The use of temporary fencing to contain the protesters should also be scrutinised. ''Containment'' is a tactic used by police to contain and eventually disperse large groups of protesters. Victoria Police contained the Occupy Melbourne protesters with some success to effect their eviction from the City Square. The High Court in England considered this issue in relation to the G20 protests in London and police were found to have acted unlawfully in containing non-violent protesters. The court said containment of protesters was only justified in ''truly extreme and exceptional circumstances'' where no other means were available to prevent an imminent breach of the peace and only ''as a last resort catering for situations about to descend into violence''. It is difficult to see how Victoria Police's containment of protesters was justified measured against these threshold requirements.

Excessive use of force is not a new issue for Victoria Police. The Human Rights Law Centre and other community organisations have long campaigned for reform of the regulation, training and monitoring of police use of force. The events serve to underline the need for a fully independent, adequately resourced body to investigate police misconduct and incidents involving the excessive use of force. Such an independent investigatory body would not only reduce the risk of collusion or corruption, but increase public trust in police processes.

In recent years, Victoria Police has improved training on the use of force; including by promoting the importance of human rights and increasing the emphasis on communication and conflict de-escalation. Victoria Police has said that ''human rights protection is synonymous with good policing in liberal democratic societies''. The recent actions of Victoria Police in forcibly evicting peaceful protesters and suppressing the rights to freedom of expression and assembly, however, show further reform is necessary to ''uphold our rights''.

Anna Brown is director of advocacy and strategic litigation at the Human Rights Law Centre.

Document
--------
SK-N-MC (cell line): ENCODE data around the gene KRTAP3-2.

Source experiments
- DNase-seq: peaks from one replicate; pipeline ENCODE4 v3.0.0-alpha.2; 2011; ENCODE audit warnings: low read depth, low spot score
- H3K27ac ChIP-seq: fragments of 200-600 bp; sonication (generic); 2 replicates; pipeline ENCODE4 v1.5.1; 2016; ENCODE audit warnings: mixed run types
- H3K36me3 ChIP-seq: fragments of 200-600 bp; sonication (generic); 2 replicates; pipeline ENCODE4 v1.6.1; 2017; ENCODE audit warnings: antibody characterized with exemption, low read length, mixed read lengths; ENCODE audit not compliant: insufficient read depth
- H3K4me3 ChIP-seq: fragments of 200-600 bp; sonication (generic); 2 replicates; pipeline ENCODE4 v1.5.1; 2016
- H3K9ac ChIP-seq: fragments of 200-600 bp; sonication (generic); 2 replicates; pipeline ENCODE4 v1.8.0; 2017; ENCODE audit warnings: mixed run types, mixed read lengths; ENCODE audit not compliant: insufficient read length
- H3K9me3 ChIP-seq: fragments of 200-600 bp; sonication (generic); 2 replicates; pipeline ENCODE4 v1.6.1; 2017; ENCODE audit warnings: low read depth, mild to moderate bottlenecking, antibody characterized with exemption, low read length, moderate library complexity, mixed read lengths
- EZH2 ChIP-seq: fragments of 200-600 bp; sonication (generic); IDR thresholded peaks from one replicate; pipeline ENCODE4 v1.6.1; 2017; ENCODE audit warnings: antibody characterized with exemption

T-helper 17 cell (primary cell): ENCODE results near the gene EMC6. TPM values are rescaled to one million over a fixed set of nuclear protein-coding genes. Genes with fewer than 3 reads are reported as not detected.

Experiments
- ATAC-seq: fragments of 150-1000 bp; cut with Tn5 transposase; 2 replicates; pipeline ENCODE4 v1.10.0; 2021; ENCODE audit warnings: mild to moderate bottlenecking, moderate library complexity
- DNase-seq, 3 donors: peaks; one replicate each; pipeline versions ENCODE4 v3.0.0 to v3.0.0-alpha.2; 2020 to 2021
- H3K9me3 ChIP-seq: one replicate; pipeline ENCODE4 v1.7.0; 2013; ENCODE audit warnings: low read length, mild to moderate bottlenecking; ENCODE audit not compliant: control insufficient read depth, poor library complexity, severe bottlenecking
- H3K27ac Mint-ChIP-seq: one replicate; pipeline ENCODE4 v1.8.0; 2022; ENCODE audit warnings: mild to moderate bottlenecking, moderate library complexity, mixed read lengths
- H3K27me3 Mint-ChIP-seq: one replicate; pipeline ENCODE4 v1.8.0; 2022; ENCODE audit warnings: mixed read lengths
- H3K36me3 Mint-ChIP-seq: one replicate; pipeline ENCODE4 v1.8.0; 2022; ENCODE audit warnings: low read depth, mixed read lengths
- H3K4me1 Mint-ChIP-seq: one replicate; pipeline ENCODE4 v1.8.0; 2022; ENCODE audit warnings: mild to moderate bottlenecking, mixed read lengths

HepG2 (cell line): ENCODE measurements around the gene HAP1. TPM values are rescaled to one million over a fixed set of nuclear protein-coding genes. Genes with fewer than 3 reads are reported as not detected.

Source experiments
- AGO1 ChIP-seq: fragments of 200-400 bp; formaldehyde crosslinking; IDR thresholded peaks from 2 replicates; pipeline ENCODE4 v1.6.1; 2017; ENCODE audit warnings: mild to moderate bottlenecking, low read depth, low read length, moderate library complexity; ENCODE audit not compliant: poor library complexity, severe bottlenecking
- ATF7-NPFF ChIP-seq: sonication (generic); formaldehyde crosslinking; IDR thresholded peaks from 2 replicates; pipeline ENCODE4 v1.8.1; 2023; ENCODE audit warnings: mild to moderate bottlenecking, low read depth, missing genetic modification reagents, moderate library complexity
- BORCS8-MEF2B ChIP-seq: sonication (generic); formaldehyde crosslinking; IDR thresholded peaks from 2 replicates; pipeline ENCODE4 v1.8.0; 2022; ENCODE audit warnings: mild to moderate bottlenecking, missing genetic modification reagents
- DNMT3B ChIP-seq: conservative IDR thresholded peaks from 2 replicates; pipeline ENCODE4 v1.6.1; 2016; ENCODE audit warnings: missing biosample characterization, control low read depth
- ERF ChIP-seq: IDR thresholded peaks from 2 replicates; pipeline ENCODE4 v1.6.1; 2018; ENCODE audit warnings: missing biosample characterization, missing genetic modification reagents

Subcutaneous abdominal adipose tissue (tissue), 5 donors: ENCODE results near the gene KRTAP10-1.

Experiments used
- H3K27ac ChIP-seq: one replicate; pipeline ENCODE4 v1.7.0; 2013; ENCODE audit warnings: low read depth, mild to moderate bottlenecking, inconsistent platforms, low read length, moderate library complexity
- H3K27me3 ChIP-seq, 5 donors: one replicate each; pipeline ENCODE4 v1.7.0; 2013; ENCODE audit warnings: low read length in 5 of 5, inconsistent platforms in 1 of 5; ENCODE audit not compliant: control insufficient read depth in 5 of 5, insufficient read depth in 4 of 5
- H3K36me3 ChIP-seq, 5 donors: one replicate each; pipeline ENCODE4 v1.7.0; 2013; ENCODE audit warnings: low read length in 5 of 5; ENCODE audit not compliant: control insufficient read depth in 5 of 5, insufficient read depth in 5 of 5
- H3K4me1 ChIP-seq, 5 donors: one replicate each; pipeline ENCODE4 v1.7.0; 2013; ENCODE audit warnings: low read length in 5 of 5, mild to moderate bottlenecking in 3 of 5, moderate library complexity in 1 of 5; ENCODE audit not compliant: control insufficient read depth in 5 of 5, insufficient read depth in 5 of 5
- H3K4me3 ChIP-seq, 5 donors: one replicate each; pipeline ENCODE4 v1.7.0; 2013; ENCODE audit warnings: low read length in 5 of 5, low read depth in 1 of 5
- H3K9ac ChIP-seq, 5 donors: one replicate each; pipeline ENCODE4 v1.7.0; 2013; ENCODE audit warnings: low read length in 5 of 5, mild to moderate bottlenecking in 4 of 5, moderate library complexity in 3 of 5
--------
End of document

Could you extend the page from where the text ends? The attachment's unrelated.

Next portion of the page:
13 October 2011


Jeff Kennett has disgraced himself yet again with his beyondblue stories and his interview with David McCarthy at Joy Radio concerning Kennett's comments about gay families and the previous ones about paedophilia and homosexuality.

McCarthy's attempts to whitewash Kennett were also a disgrace and do Joy Radio no credit for hosting such a discussion.

Kennett ruined Victoria in the days when he was premier and he has done nothing since to alter the community's opinions about him. He closed hospitals, schools, railways, and performed all sorts of other disservices to the state and the country which caused the depressions and suicides which beyondblue is supposed to assist.

Gays, lesbians, transgenders, HIVs (GLTH) were never part of beyondblue's briefs as a previous CEO, Leonie Young, demonstrated when tasked with providing service modules for GLTH communities who might have had depression or suicidal ideation problems. Kennett's relationship with the organisation only aggravated an already troubled situation.

The other relic of a bygone day, another homophobe who is supposedly making overtures to the GLTH communities, has failed at the first hurdle. John Searle seems unable to establish any sort of contact or working relationship with Aleph, the Jewish Gay group, and there seems to be no evidence that Searle has any relationship with the Jewish Lesbian Group of Victoria either. So where does this leave him, with his "anonymous" GLTH "Reference Group" which is supposed to be responding to the submissions received at JCCV's request in August, for which it received "about six submissions"